BALTIMORE-STABBING-TOWN:BZ — The phone keeps ringing on the desk of the Texas sheriff, but what is there to say?
Here in Cameron County, "the front door to Mexico" as Sheriff Omar Lucio calls it, they don’t often find themselves jailing alleged murderers — two from far-away Baltimore, no less — and the sort who attract attention from around the country.
And yet, this 80-year-old — a friendly man with a silver mustache whose won re-election four times — likes to be helpful, if he can.
600 by Tim Prudente in Cameron County, Texas. MOVED
^How much difference will Eli Lilly’s half-price insulin make?<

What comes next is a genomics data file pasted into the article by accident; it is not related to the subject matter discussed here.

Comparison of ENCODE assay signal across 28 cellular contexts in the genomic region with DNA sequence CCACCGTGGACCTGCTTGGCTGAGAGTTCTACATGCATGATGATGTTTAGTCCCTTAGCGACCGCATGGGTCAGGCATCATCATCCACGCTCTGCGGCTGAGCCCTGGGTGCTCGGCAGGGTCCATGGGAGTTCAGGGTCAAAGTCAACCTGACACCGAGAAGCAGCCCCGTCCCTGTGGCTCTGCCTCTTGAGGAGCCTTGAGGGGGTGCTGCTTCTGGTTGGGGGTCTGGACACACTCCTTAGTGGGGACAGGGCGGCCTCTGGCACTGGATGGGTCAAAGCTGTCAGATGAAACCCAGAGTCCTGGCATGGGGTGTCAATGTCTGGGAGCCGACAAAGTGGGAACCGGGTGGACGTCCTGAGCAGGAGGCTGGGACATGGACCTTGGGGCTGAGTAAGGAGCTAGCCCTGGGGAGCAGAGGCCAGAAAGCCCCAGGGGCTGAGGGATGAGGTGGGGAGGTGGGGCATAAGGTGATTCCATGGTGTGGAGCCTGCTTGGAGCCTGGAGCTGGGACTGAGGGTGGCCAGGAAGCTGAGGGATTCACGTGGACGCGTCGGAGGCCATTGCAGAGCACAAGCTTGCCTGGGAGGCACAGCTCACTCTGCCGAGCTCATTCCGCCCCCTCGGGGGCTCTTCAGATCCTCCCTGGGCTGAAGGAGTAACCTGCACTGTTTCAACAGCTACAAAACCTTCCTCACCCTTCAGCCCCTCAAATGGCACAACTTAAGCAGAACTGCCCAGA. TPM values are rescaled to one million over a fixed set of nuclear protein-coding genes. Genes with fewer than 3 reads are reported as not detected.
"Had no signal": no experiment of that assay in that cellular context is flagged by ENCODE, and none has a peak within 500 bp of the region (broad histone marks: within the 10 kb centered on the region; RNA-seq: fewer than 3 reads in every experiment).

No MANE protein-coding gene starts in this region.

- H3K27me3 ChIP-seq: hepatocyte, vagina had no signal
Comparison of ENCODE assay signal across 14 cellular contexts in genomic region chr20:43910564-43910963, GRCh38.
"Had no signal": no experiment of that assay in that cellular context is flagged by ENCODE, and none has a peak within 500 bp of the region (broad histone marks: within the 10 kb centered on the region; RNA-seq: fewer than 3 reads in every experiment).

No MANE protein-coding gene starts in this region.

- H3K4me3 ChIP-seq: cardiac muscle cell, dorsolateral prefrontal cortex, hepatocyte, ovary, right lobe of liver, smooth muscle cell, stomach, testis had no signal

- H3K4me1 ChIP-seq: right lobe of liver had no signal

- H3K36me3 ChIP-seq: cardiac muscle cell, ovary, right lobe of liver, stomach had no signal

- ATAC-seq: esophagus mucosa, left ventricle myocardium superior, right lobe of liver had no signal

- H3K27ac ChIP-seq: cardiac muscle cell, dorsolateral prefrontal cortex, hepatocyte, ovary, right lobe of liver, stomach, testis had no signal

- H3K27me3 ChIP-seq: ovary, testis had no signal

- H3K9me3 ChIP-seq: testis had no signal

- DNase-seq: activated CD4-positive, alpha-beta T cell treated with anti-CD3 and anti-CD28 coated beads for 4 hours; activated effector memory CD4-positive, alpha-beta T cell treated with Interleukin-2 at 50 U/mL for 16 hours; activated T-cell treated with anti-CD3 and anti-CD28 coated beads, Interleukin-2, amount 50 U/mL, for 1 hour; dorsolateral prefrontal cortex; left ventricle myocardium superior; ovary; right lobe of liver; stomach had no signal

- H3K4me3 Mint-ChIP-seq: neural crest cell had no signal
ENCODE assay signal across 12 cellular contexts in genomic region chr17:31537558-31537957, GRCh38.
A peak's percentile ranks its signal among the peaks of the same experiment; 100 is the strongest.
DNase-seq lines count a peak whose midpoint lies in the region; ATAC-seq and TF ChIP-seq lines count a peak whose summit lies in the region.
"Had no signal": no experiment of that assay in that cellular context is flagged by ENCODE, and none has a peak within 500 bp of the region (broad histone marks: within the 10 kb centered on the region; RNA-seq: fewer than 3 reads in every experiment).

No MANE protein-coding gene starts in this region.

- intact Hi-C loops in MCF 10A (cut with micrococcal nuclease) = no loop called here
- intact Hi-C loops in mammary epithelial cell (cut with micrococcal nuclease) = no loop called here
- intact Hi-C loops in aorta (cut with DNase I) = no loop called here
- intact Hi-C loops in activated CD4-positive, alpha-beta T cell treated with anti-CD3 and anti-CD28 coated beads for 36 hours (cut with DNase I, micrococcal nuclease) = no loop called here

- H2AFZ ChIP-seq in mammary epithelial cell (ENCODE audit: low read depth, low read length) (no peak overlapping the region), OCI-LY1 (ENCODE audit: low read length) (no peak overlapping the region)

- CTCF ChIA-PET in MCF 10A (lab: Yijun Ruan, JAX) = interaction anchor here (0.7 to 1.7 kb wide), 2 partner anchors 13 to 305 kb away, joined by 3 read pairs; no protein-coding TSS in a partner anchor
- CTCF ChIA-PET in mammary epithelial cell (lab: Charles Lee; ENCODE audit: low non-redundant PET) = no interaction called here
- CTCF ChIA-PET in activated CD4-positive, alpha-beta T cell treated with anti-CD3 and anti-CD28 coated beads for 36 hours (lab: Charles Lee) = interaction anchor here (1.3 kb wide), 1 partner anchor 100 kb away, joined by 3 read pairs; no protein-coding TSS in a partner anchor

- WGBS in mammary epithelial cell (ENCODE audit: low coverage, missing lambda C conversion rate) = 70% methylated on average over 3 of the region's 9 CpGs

^MED-INSULIN-PRICE:KHN—<When Erin Gilmer filled her insulin prescription at a Denver-area Walgreens in January, she paid $8.50. U.S. taxpayers paid another $280.51."It eats at me to know that taxpayer money is being wasted," said Gilmer, who has Medicare and was diagnosed with Type 1 diabetes while a sophomore at the University of Colorado in 2002.The diagnosis meant that for the rest of her life she’d require daily insulin shots to stay alive. But the price of that insulin is skyrocketing.Between 2009 and 2017 the wholesale price of a single vial of Humalog, the Eli Lilly and Co.-manufactured insulin Gilmer uses, nearly tripled — rising from $92.70 to $274.70, according to data from IBM Watson Health.Stories about people with Type 1 diabetes dying when they couldn’t afford insulin have made headlines. Patient activists have protested high prices outside Lilly’s headquarters in Indianapolis.Last October, the Minnesota attorney general sued insulin manufacturers, alleging price gouging. Pharmaceutical executives were grilled on Capitol Hill.This is the backdrop for Lilly’s announcement last week that it is rolling out a half-priced, generic version of Humalog.1300 (with trims) by Bram Sable-Smith. MOVEDPHOTO^TCA VIDEO NETWORK <^<Tribune News Service distributes video of news, entertainment, business and sports stories. For help with a video, please contact our newsroom at 312-222-4196 or email email@example.com .^RECEIVE TNS NEWSFEATURES BUDGETS BY EMAIL<^<You can have the Tribune News Service newsfeatures budget emailed to you. Just send an email request to Carol Johnson, firstname.lastname@example.org . If you want to add other recipients, or need a user ID and password for our website, please let us know. To unsubscribe from this group and to stop receiving emails from it, send an email to email@example.com .^<Tribune News Service is available at TribuneNewsService.com . Subscribers can access 30 days’ worth of budgets with clickable links to stories and art; stories searchable by subject and category with links to images; and an easy-to-search archive of more than 1 million items — stories, photos, graphics, illustrations, paginated pages and caricatures.Subscribers who now receive TNS via AP DataFeature can also have access to these Internet features. To obtain a user ID and password, please call Rick DeChantal at Tribune Content Agency, 1-800-245-6536, Ext. 4544 or email firstname.lastname@example.org .Tribune News Service Newsfeatures Editor: Carol Johnson, 312-527-8062, email@example.com Tribune News Service News Desk: 312-222-4131, firstname.lastname@example.org Tribune News Service Photo Service: 312-222-4194, email@example.com ———2019 Tribune Content Agency